- This is the setup for My Own Worst Enemy, which features one.
- This is an inversion, though, as Edward Albright, the spy, is the original personality, and Henry Spivey, a quiet middle-management office employee with a wife and two kids, is the implanted cover.
- The whole premise of the show is the breakdown of the chip that separates the two lives and Henry becoming aware of his alter-ego. Cue the inexperienced Henry going on missions, and Edward sleeping with Henry's wife.
- A couple episodes of Stargate SG-1 use this. The agents trigger to a particular event or time after being brainwashed to do so, kill the target(s) and then themselves.
- A Tekwar episode had an agent undergo this to infiltrate a criminal organization, which screens entries using a lie detector. The criminals somehow catch on and interfere with the switch, causing a personality crisis – resolved by the main character preparing to make the coup de grace.
- This was a favourite tactic of the aliens in the 1970s British sci-fi series UFO.
- In "Kill Straker!" The aliens give Paul Foster a subliminal command to kill Commander Straker.
- In "The Man Who Came Back", Commander Straker's friend Collins turns out to have been brainwashed by the aliens into an assassin. His orders: kill Straker.
- Done twice in the MacGyver episode "Brainwashed." Jack Dalton and Pete Thornton are both programmed with different code phrases buried in the speech to be given by the president of a fictional African country they're programmed to assassinate. The simultaneous missing weekend over which they were programmed is covered by Fake Memories.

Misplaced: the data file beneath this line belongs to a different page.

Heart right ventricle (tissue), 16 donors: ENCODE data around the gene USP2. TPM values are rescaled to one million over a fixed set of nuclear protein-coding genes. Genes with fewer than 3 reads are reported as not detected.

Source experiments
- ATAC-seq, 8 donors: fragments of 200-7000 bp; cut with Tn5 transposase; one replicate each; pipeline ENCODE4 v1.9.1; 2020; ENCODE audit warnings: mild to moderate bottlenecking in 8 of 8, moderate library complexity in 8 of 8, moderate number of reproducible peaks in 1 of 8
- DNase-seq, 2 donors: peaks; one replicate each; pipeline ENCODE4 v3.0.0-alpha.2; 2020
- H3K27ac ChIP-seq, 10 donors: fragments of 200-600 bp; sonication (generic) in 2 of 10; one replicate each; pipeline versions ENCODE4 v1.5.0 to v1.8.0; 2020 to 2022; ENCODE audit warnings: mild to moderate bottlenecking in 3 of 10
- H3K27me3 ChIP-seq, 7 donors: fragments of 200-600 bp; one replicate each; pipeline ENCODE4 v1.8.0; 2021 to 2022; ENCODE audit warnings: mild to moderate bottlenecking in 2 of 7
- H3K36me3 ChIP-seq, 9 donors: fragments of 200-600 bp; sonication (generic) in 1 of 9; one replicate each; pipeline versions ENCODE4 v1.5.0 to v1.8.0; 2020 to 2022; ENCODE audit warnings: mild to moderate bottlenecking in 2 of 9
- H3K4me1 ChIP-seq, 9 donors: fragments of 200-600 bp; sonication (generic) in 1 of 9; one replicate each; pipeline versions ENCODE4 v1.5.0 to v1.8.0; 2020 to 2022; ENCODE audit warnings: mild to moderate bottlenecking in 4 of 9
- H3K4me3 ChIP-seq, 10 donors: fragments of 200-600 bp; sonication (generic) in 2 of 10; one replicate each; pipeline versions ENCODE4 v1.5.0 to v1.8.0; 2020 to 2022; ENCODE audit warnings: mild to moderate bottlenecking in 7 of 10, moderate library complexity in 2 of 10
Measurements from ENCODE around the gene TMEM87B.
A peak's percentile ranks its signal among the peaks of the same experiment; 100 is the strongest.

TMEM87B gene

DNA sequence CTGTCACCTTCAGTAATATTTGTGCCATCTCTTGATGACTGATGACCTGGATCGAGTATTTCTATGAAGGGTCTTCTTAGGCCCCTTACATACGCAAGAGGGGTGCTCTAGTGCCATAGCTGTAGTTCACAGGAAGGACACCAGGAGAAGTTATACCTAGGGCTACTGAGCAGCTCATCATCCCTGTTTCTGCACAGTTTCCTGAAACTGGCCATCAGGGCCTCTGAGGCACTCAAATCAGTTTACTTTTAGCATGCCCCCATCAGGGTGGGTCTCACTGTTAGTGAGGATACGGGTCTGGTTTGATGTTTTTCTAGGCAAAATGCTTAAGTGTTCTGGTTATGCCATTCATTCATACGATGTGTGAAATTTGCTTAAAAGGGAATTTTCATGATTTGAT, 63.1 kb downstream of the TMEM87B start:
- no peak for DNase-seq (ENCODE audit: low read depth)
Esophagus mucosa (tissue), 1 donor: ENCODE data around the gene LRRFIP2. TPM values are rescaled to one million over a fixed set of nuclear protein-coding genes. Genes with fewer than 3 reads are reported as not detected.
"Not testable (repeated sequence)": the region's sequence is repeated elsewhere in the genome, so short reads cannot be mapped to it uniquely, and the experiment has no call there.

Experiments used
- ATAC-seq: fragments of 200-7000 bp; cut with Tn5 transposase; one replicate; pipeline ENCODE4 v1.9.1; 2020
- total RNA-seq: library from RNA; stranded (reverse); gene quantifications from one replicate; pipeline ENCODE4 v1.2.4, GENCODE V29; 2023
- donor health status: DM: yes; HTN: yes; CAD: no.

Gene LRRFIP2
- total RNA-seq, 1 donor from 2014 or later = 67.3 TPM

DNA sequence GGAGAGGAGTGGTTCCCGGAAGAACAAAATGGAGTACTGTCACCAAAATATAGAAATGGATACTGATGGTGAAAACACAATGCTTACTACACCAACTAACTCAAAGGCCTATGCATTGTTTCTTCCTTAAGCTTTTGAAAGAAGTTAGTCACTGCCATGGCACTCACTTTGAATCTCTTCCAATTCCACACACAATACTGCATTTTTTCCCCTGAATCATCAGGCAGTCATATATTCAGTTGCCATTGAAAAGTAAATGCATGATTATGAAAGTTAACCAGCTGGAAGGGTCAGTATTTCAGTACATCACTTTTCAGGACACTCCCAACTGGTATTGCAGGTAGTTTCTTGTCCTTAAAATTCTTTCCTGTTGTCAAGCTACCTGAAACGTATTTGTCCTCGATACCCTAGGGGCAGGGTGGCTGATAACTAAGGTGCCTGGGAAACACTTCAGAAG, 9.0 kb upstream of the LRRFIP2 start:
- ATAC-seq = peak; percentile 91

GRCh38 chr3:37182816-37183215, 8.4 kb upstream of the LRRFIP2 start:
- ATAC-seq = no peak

- In Big Wolf on Campus, the Evil Werewolf Syndicate try to increase their numbers by doing this to Tommy; whenever he hears the code phrase he's supposed to bite the nearest person.
- The alien "sleeper agents" on Torchwood.
- Also in the episode "They Keep Killing Suzie", where a certain someone Suzie encodes multiple triggers into a hapless man she met at a philosophical group in order to get herself brought back from the dead and take over Torchwood.
- Mellie and Perrin in Dollhouse.
Adelle DeWitt: There are three flowers in a vase. The third flower is green.
- It's not perfect, though. If someone realizes they're being triggered, they may resist, to an extent. Specifically, Mellie resists when ordered to kill Paul, and opts to shoot herself instead.
- The episode "Attack Angels" of Charlie's Angels features a villain who runs a business creating examples of this trope and selling their services to other villains.
- Sharon "Boomer" Valerii from the 2000s Battlestar Galactica.
- Rocko from Puppets Who Kill was brainwashed into becoming an assassin for the government in one episode. The trigger to switch him between normal and brainwashed was to show him a Jack of Diamonds. Naturally, this led to a whole bunch of stuff happening that made the two scientists stop and note that they shouldn't have used something as common as playing cards for the trigger.
- Get Smart - Max is abducted and brainwashed to assassinate the Chief over their usual chess game at the club - an employee is the KAOS agent behind the scheme and knows the Chief always wins, so he makes "Checkmate" the trigger. It's Get Smart— of course it doesn't work as planned.
- And the funny part at the end after the villain is defeated, Max is still reflexively shooting at anyone saying "Checkmate" and sheepishly explaining that a bad habit is hard to break.
- Derren Brown's special "The Heist" was a real-life attempt at creating four of these.
- In case you're wondering... 75% success rate.